Jumping the Broom
Published: May 11, 2011
Jumping the Broom
Directed by Salim Akil
“Jumping the Broom” refers to a romantic African-American tradition dating back to slavery, when marriage was forbidden, and is understandably still a sore spot for some. This is just one of the skirmishes in the immortal struggle between uptown and downtown that gets another public airing in this faintly musty but well-intentioned family farce. Weddings being a reliable conflict generator, the movie spins off into various side fights about everything from wealth, identity, and gender roles to sweet potato pie recipes. Set in a haughty Martha’s Vineyard surrounding and in an urban movie fantasia where the only white people in sight are the hired help (Julie Bowen), Jumping the Broom briefly dabbles with some serious intercultural debates before passing the cornbread and shuffling everybody back to the dance floor.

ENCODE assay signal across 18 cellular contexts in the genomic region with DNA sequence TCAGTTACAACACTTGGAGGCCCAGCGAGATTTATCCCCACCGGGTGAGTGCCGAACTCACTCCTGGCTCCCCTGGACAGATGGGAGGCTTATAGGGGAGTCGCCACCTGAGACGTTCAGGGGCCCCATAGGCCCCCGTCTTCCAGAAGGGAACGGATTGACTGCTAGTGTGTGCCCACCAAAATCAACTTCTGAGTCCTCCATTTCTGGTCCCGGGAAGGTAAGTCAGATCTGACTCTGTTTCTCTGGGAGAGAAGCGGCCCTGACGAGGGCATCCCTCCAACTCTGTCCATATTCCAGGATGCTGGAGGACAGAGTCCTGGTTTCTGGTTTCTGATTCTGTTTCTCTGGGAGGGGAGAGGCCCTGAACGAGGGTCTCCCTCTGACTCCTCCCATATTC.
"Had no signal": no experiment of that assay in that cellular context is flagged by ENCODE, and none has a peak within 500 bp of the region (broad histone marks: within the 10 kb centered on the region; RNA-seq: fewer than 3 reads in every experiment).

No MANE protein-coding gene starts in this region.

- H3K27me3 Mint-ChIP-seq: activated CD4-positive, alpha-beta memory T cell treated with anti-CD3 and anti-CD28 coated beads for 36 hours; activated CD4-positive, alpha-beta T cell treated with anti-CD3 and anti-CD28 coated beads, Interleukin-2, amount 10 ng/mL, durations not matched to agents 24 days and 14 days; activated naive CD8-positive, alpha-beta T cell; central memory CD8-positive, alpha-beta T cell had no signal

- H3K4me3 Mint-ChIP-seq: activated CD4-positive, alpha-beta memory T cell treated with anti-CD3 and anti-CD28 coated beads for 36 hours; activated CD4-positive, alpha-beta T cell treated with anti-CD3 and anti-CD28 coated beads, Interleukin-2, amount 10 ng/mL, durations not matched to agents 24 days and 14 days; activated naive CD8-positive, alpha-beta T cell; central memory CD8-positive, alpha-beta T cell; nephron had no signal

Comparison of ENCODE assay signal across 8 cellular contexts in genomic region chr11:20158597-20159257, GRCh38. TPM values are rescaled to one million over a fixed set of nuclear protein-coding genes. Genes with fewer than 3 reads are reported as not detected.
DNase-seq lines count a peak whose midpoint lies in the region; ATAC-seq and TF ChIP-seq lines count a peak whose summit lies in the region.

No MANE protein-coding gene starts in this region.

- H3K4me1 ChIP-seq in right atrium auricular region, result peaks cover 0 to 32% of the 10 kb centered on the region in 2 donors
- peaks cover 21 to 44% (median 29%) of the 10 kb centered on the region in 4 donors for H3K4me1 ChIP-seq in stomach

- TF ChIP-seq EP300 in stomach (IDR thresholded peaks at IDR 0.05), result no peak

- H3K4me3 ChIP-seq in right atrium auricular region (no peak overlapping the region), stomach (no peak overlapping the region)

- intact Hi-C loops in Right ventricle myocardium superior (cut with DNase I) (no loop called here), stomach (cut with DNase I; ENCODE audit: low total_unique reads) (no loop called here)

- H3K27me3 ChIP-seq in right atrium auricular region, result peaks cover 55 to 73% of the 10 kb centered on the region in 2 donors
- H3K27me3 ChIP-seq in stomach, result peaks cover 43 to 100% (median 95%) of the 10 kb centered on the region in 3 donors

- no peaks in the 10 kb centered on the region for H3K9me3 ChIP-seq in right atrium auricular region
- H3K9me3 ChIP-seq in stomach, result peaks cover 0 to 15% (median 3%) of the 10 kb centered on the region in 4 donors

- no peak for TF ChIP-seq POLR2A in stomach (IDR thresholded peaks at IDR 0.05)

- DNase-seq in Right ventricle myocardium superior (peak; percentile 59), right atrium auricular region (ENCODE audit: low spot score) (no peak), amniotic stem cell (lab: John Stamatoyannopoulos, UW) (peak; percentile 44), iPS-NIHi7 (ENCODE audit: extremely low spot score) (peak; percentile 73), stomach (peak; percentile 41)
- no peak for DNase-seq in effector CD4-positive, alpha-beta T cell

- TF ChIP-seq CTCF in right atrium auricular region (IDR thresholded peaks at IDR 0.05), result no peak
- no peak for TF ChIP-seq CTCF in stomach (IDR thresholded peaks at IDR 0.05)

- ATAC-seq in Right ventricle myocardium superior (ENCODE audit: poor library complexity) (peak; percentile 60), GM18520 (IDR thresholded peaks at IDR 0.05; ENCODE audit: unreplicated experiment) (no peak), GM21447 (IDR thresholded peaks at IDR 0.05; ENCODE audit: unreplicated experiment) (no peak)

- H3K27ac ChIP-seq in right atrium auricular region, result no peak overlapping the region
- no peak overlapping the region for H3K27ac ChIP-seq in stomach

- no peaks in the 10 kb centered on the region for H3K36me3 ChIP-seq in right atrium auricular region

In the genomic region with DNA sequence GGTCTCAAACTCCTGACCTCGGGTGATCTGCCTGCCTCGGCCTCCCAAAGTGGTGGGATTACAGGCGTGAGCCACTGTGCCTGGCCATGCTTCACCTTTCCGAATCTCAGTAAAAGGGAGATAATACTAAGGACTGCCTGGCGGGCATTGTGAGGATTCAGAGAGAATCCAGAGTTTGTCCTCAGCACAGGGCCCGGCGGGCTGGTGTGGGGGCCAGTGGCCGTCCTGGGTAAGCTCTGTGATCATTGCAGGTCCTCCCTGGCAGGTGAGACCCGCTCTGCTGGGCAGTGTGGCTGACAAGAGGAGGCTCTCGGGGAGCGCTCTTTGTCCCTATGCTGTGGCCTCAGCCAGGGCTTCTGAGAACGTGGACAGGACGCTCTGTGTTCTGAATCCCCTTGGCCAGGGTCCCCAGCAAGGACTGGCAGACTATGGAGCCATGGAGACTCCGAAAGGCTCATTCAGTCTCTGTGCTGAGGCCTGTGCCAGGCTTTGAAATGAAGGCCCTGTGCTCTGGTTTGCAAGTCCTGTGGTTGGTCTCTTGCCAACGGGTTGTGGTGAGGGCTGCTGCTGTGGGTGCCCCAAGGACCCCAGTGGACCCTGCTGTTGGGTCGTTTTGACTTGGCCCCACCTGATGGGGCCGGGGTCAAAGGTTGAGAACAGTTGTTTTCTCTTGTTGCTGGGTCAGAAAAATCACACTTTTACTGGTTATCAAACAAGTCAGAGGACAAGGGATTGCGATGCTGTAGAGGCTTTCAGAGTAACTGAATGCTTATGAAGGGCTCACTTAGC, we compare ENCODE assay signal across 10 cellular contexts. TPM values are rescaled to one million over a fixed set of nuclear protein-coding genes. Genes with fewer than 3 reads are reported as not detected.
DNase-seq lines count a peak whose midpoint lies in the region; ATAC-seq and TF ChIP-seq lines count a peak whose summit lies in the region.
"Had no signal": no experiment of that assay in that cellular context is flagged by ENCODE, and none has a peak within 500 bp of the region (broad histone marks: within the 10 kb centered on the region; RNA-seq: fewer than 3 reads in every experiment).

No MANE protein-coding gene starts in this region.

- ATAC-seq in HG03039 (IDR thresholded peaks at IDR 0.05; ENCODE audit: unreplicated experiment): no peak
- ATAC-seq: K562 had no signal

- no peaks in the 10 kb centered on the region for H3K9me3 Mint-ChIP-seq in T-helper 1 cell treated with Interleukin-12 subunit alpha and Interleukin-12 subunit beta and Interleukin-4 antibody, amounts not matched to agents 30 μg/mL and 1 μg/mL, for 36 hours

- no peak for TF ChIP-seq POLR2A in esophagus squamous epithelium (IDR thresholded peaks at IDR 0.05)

The utterly flavorless lead couple is surrounded by the usual oddball cousins and rowdy in-laws, who squabble, rumble, and sometimes flirt in a familiar cacophony of movie stereotypes. The groom’s mother (Loretta Devine) is a brash, overbearing, streetwise postal worker, livid that she was boxed out of the planning, and her opposite number (Angela Basset) is prissy, cold, and controlling and even has the gall to pepper a bit of French into her girl talk. Sparks fly.
The only real comedic punch is delivered by the dependable Mike Epps, a ubiquitous but welcome presence in seemingly all modern urban comedy. His lecherous-but-clever uncle character gets the best lines, which is to say, the memorable precious few in the script. Blowsy megachurch pastor T. D Jakes served as a producer, and also lords over the onscreen proceedings, likely influencing all the talk of abstinence and brief outbursts of prayer.
The debates over class and heritage in the black community are probably better left to the likes of Cornel West than a sitcom veteran like director Salim Akil. All of this is fun without being very funny, like a large cast all spinning plates at the same time. No mistake, this is a notch above the dredges of Tyler Perry, but that is admittedly a pretty low bar over which to jump.
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